• Very underdeveloped skills for managing these feelings without food

  • Increased anxiety that all this is going on

  • A desire to not use food to deal with the anxiety

In addition there is:

  • An adjustment to the idea of therapy -- "who is this counselor person and why is she/he helping me...I don't deserve help"

  • An adjustment to the idea that one cannot do it all oneself, but needs help

  • Annoyance and relief that a professional counselor is getting to know about your eating problems, which may have been largely secret

And worst of all: Slow, maddeningly, painfully slow progress in developing other skills, in building self-esteem, in learning how to not act out, in learning other, healthier modes of self-expression. You can see that Stage Two is no fun. It is, in my opinion and that of many of my patients, the most difficult stage. It's also the stage where some people drop out of treatment, and it's not hard to see why. Stage One's acting out is much less painful in the short term. Of course, remaining eating disordered is much more painful in the long term.

Stage Three: The Payoffs Begin to Arrive

Throughout Stage Two you may have asked yourself, "Why am I doing this?" The only answer that comes back is "because I don't want to be eating disordered for the rest of my life." But, on a day-to-day basis, there were no payoffs--no fun or pleasing things about the recovery. It is dreary.

Stage Three is a lot more fun. Slowly and painstakingly the work on not acting out begins to reap benefits. It's easier to control the eating and/or restricting behaviors. You learn new behaviors, and some of them actually work to make life easier. For instance, a bulimic may binge and purge less. She may find her new yoga class really is soothing. She may find she is less self-critical and there is a better relationship to self. Self-esteem is noticeably, if only a little bit, better. Understanding of the factors which led to the eating disorder in the first place progresses. This understanding helps further reduce self-hate and therefore enhances self-esteem.

Relationships to others become noticeably, if only another little bit, better. There are things to point to, things to feel proud of. Change doesn't feel bad all the time. It feels bad only half the time. The other half of the time, there is a tiny bit of satisfaction, of progress, of relief, "So this is what recovery feels like. It's not so bad. I like feeling a bit more comfortable with others. I like this strange lack of severe self-criticism."

Therapy sessions are not as torturous. In fact, things can feel so good that you can declare, "Therapy's over!" It's not, but there is a light in the end of the tunnel. Therapy won't last forever. As Stage Three progresses, you consolidate these gains. It's easier to not use food to handle problems or feelings. It takes more to trigger a binge or restriction. Regressions or slips are, of course, part of the picture. They are lessons and they show where more work has to be done. Forgiving yourself for slips becomes a tiny bit easier than in Stage Two. There is less all-or-nothing thinking. You learn that a slip is not the end of the world.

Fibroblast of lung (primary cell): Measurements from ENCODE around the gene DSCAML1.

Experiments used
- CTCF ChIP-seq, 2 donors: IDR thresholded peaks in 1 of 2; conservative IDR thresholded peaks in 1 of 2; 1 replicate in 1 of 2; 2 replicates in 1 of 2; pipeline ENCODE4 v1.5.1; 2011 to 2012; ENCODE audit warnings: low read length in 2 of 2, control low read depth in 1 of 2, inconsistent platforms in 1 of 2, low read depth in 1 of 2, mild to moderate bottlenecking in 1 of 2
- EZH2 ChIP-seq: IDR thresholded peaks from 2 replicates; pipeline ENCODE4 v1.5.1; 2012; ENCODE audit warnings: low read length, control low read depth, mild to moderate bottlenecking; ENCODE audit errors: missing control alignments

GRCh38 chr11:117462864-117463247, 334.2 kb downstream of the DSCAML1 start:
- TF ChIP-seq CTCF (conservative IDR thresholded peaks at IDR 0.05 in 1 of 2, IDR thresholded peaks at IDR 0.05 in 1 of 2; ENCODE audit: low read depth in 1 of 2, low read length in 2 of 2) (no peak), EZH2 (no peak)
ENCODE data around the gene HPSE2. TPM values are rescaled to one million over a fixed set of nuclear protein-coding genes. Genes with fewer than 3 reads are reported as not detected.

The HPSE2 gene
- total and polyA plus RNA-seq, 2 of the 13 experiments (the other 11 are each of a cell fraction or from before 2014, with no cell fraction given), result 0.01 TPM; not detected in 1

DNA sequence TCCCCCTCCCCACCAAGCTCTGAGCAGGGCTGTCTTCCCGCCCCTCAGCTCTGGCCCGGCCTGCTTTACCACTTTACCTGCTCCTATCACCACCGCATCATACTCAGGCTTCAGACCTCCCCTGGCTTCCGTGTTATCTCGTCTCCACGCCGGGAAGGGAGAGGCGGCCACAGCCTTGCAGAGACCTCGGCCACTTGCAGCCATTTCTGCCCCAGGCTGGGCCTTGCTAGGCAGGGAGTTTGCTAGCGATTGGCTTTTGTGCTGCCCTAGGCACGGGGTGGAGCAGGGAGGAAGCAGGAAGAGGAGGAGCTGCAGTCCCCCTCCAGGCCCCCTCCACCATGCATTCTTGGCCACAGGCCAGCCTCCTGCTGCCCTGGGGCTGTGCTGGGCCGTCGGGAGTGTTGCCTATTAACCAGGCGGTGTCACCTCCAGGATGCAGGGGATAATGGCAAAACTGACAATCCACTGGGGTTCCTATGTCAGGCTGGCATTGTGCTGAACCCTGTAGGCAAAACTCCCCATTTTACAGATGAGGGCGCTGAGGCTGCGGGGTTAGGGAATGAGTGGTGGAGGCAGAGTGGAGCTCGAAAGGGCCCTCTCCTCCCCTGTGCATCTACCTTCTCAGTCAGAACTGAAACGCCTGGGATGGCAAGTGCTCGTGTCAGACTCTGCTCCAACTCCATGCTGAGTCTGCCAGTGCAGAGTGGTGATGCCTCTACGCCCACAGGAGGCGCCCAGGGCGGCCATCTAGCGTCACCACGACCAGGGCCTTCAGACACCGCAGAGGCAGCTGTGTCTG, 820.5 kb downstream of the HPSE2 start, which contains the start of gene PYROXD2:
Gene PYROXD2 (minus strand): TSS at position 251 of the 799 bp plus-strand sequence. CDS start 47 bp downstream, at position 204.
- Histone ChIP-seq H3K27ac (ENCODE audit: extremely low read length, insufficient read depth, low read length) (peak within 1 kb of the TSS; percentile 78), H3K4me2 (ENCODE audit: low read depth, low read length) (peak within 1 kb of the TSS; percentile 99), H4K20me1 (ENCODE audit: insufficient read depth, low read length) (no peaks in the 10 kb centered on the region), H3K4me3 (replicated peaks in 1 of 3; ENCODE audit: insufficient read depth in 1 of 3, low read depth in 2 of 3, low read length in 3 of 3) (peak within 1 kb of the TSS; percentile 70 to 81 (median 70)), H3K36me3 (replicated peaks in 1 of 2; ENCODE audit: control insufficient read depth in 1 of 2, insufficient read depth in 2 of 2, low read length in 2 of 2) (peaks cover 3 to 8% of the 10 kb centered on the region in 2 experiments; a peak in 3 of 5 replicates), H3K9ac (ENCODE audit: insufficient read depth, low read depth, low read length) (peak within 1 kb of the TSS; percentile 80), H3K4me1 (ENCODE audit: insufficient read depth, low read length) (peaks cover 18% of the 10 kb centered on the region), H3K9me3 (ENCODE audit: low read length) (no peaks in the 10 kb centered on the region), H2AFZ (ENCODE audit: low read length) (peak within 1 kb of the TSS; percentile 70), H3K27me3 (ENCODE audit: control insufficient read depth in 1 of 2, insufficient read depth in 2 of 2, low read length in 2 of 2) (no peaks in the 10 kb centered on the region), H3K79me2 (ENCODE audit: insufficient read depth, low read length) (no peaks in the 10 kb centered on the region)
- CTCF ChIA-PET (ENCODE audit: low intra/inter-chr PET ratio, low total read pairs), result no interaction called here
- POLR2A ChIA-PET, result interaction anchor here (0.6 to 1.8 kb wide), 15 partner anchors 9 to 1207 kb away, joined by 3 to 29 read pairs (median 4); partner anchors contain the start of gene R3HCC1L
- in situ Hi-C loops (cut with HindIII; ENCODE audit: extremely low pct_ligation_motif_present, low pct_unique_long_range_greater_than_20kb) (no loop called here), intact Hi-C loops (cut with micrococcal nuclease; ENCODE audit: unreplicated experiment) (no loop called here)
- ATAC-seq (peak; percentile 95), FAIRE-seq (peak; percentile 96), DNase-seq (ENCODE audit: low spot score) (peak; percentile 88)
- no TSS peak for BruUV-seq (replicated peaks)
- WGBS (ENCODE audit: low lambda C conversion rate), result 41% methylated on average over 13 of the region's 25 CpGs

Stage Three is characterized by:

  • Relief to be out of Stage Two

  • Awareness of a diminishment of self-criticism

  • Feeling very strange about this diminishment

  • Pride in having more control of food

  • Feeling good about not thinking in extremes

  • Becoming interested in the origins of the problem

  • Feeling discouraged because you are not all better

  • Nostalgia for Stage One, where acting out still helped

Stage Four: Who Am I If Not An Eating Disordered Person?

Throughout stage three, identity has been slipping away.

"If I am not bulimic, then who am I? You go from a primary identity of "I'm the person who isn't nice, isn't deserving and has an eating disorder" to a "transitional identity" of, "I am all those unpleasant things, but I am also a therapy patient. I am working on my recovery." This transitional identity holds for a while until a more major identity is formed. Feelings of low self-esteem are replaced by feelings that you might just be more worthwhile than you had thought.

However, like the roadrunner TV cartoon after the roadrunner gets run over, recovering people can feel flat as a pancake. It takes them a while to "puff up" again. Unlike the roadrunner who just puffs up as if by magic, you must work on cultivating other aspects of yourself which have been squished by the eating disorder.

The inner dialogue begins, "Do I like music, art, sports, books....what do I like? I don't know if I know." Sometimes, old interests are rekindled. Sometimes old interests won't rekindle and new interests must be developed. Activities are tried to see what clicks.

Relationships continue to improve. For those who are dating, healthier partners are chosen. Relationships become based less on caretaking and more on mutuality.

Recovery doesn't seem so bad after all. Food recovery continues. Your eating disordered behavior is less frequent now. "I tried to binge but I couldn't" replaces Stage One and Two "I can't stop myself." You have gathered enough strength so that, to paraphrase Dr. Arnold Anderson's words (Dr. Anderson is a well respected researcher in eating disorders and an expert on men and eating disorders), you have outgrown your eating disorder.

Recovery feels different from what you imagined. Like puberty, you can read about it, but the reality of going through it is different. What was imagined in the acting out time is sometimes the wish to recover from the food problem but have everything else stay the same. It's like putting in an order, " I'll take no bulimia, but give me the same low self and body esteem and the same feelings of not deserving support or relaxation." The reality of change and recovery become clear. "I am different, I am stronger, and yet I am still me."